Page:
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Author: The Conversation

Proliferation of fake photos drives social media hoaxes and spurs polarizing misinformation

By Hany Farid, Professor of Computer Science, Dartmouth College Advances in artificial intelligence have made it easier to create compelling and sophisticated fake images, videos and audio recordings. One month before the 2016 U.S. presidential election, an “Access Hollywood” recording of Donald Trump was released in which he was heard lewdly talking about women. The then-candidate and his campaign apologized and dismissed the remarks as harmless. At the time, the authenticity of the recording was never questioned. Just two years later, the public finds itself in a dramatically different landscape in terms of believing what it sees and hears....

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Suicide Contagion: The emotional disease youth face while coping with our devastating culture

By Anna Mueller and Seth Abrutyn Assistant Professor of Comparative Human Development, University of Chicago Assistant Professor of Sociology, University of Memphis Over the past two weeks, two students who survived the school shooting at Marjory Stoneman Douglas High School in Parkland, Florida have died by suicide, amplifying the tragedy that community has experienced. In recent years, research has shown that suicide has the potential to spread through social networks like a contagion. If someone is exposed to the suicide attempt or death of a friend, it increases that person’s risk of suicidal thoughts and attempts. The consequences can...

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Violent Transnationalism: White Supremacy is America’s newest global export

By Art Jipson, Associate Professor of Sociology, University of Dayton The recent massacre of 50 Muslim worshippers at two mosques in Christchurch, New Zealand is the latest confirmation that white supremacy is a danger to democratic societies across the globe. Despite President Donald Trump’s suggestion that white nationalist terrorism is not a major problem, recent data from the United Nations, University of Chicago and other sources show the opposite. As more people embrace a xenophobic and anti-immigrant worldview, it is fueling hostility and violence toward those deemed “outsiders” – whether because of their religion, skin color or national origin....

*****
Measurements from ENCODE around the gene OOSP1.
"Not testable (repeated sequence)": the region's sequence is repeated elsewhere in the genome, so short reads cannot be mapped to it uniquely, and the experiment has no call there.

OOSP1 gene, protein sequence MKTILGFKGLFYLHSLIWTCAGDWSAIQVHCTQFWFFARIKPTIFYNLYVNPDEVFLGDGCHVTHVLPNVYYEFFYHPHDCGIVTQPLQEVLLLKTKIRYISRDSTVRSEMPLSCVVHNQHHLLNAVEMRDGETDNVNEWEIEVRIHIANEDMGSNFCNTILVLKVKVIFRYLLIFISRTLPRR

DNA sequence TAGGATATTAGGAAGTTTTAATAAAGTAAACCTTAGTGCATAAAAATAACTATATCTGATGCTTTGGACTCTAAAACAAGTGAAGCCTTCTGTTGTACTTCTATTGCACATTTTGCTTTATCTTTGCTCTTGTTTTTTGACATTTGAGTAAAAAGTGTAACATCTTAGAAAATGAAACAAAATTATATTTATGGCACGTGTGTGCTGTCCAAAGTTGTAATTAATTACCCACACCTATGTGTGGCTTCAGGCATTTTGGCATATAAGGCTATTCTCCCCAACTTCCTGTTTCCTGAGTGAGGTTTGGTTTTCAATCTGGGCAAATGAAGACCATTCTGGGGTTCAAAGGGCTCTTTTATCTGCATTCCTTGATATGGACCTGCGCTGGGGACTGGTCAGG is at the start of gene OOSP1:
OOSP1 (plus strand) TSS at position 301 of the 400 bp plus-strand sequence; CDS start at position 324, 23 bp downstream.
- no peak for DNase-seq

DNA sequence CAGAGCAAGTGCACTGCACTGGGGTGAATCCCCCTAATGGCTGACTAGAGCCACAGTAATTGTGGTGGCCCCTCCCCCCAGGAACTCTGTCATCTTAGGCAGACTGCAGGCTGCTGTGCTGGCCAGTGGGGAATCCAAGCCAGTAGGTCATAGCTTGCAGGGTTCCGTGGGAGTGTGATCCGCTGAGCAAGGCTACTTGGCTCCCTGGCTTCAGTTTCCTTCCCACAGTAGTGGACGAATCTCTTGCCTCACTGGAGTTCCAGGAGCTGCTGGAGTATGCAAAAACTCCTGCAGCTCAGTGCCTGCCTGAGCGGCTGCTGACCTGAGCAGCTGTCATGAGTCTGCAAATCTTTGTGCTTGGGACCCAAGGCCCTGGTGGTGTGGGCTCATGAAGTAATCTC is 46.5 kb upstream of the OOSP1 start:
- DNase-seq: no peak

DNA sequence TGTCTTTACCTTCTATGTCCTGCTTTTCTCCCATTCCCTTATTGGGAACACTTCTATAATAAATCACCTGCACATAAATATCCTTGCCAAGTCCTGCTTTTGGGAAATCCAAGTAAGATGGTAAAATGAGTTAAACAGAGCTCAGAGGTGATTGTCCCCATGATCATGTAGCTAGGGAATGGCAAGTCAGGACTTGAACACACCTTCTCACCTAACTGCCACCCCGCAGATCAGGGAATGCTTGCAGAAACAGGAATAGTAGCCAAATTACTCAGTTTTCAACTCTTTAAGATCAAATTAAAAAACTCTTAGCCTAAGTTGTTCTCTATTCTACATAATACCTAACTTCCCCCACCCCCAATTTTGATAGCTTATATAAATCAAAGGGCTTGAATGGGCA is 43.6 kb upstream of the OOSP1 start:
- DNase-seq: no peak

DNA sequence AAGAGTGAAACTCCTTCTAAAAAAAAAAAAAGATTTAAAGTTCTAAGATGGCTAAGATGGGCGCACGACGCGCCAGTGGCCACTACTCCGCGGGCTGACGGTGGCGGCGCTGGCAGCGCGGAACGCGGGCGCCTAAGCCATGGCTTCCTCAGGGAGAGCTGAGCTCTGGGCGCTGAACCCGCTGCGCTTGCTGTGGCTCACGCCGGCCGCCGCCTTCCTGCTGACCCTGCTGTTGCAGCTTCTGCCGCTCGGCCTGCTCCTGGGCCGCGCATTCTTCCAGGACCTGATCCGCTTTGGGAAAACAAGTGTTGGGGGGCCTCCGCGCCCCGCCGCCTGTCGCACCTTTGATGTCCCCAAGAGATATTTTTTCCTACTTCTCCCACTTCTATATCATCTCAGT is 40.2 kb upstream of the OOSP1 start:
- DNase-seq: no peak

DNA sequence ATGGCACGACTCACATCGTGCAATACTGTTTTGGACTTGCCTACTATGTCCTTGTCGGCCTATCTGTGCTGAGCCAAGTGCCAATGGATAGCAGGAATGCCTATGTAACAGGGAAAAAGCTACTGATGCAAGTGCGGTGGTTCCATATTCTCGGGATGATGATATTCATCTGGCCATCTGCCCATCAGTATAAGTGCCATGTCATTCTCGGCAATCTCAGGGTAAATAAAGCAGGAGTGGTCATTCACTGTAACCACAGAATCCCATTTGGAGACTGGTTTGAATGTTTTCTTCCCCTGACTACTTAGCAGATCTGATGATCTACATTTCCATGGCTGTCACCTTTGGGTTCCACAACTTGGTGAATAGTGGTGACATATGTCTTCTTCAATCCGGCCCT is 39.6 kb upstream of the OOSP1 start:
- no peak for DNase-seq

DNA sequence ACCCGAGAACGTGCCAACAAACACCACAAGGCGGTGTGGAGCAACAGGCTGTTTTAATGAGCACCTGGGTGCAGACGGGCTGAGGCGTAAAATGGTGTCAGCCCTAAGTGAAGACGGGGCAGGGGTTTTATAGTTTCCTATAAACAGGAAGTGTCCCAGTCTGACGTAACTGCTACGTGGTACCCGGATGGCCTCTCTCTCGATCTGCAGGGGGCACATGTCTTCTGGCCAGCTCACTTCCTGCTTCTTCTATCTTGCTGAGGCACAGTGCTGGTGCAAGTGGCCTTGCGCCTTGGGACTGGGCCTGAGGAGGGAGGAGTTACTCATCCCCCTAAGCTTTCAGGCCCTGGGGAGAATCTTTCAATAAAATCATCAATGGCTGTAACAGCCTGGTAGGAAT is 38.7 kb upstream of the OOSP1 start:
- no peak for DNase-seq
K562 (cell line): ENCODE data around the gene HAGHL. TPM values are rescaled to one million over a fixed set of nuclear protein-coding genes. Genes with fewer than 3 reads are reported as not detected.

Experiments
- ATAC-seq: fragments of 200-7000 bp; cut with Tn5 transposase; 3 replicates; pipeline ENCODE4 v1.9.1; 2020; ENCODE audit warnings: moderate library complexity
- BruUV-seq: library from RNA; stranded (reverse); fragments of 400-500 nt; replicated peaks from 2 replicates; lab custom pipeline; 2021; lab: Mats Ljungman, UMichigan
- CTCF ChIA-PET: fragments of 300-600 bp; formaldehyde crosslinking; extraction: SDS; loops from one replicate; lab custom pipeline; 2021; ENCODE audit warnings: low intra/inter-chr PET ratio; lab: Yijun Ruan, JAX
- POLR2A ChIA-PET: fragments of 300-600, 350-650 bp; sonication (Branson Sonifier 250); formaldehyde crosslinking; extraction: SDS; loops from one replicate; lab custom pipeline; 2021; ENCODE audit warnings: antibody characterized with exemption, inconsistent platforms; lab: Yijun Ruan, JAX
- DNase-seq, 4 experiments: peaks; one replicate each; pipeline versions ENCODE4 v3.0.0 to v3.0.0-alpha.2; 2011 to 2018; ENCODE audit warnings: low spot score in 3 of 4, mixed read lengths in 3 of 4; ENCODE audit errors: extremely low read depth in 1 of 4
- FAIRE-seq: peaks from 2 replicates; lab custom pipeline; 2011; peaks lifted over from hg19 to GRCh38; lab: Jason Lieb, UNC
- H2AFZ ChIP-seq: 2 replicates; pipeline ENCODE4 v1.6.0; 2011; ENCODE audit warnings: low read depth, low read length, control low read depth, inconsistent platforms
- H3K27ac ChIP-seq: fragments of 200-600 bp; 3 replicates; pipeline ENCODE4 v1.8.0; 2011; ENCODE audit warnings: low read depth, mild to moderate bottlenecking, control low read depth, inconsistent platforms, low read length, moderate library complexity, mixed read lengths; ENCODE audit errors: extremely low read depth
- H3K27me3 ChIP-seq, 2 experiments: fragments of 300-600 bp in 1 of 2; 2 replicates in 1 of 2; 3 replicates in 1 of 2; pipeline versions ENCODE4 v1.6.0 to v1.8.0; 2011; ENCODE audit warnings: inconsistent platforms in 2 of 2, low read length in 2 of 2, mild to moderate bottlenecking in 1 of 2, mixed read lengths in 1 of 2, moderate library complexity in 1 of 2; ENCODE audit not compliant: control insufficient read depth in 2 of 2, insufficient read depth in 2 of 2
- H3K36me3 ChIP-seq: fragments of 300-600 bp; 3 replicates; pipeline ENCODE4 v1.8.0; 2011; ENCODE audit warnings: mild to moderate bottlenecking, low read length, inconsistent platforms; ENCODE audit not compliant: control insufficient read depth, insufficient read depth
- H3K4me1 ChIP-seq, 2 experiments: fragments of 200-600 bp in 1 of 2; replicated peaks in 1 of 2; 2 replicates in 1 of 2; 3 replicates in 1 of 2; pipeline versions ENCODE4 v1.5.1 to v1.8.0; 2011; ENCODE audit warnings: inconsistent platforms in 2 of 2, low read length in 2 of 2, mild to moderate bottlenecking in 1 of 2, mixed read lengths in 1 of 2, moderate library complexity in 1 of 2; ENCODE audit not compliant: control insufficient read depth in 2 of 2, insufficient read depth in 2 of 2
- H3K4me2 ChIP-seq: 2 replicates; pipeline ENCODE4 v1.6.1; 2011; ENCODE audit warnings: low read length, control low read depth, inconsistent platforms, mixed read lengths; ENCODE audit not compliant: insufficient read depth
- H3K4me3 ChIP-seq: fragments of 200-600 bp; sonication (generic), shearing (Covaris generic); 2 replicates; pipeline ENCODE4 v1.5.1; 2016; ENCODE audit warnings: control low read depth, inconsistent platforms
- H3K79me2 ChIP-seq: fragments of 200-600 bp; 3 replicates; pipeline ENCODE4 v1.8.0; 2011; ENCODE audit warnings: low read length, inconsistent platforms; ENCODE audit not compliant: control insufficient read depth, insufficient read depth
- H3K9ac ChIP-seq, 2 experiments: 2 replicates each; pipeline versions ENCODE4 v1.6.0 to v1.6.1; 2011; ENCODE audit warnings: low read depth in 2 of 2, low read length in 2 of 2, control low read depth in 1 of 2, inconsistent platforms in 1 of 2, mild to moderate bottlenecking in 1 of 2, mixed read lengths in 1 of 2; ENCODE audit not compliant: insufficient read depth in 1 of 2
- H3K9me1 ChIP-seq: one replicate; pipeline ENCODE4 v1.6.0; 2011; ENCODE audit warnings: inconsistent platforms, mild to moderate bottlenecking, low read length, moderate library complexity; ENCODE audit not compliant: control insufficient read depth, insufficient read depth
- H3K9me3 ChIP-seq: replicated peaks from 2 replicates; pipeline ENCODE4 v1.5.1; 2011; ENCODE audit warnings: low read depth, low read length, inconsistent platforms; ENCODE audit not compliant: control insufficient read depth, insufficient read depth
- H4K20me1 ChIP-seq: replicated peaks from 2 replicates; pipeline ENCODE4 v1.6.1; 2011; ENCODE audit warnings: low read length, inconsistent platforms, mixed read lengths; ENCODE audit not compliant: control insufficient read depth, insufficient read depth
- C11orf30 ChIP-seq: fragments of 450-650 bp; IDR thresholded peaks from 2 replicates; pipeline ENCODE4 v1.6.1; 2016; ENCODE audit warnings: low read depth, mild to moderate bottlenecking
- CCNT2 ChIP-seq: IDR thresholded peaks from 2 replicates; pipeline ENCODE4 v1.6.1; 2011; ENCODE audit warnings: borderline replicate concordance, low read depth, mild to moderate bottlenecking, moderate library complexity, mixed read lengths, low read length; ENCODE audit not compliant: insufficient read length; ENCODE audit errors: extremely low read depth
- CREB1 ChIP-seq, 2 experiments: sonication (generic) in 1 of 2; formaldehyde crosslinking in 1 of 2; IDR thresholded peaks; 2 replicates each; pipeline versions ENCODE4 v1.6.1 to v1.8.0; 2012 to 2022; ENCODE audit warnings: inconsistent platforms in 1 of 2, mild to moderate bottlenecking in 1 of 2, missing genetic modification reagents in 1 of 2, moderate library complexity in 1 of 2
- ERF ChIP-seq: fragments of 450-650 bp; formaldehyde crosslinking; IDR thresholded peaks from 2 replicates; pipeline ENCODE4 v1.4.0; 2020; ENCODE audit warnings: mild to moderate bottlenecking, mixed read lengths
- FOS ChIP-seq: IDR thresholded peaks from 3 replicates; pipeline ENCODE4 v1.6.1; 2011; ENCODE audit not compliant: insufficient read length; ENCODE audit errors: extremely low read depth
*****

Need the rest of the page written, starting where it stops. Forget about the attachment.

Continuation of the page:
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Study finds Millennials are financially conservative but the generation still has $1 trillion of debt

By Jimmie Lenz, Adjunct Professor of Finance, University of South Carolina New findings from the New York Federal Reserve reveal that millennials have now racked up over US$1 trillion of debt. This troubling amount of debt, an increase of over 22 percent in just five years, is more than any other generation in history. This situation may leave you wondering how millennials ended up in such a sorry state. As important as the debt is how millennials’ economic choices vary from the expectations. Millennials are much more conservative than the debt balances may indicate. In fact, in comparison to...

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College admission scandal reveals a fundamental “crisis” in American society

By Rick Eckstein, Professor of Sociology, Villanova University As part of the “Operation Varsity Blues” case that federal prosecutors announced on March 12, dozens of people – including Hollywood actresses and wealthy businessmen – stand accused of having bought their children’s way into elite colleges and universities. As a researcher who has studied how young athletes get admitted to college, I don’t see a major difference between this admission fraud case and how many wealthy families can buy their children’s way into elite colleges through “back” and “side” doors. In my research, I show how most intercollegiate sports are...

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Veterans concerned about climate change could use political clout to shape federal policies

By Matthew Motta Postdoctoral Fellow in the Science of Science Communication at the Annenberg Public Policy Center, University of Pennsylvania News that the Trump administration plans to create a panel devoted to challenging government warnings about climate change has been met with opposition from members of the U.S. military. Citing concerns about the effects of climate change on national security, more than four dozen top-ranking military officials came out in opposition to the Trump administration’s plan. Military concern about the effects of climate change on national security is not new. Months before former Secretary James Mattis left the Defense...

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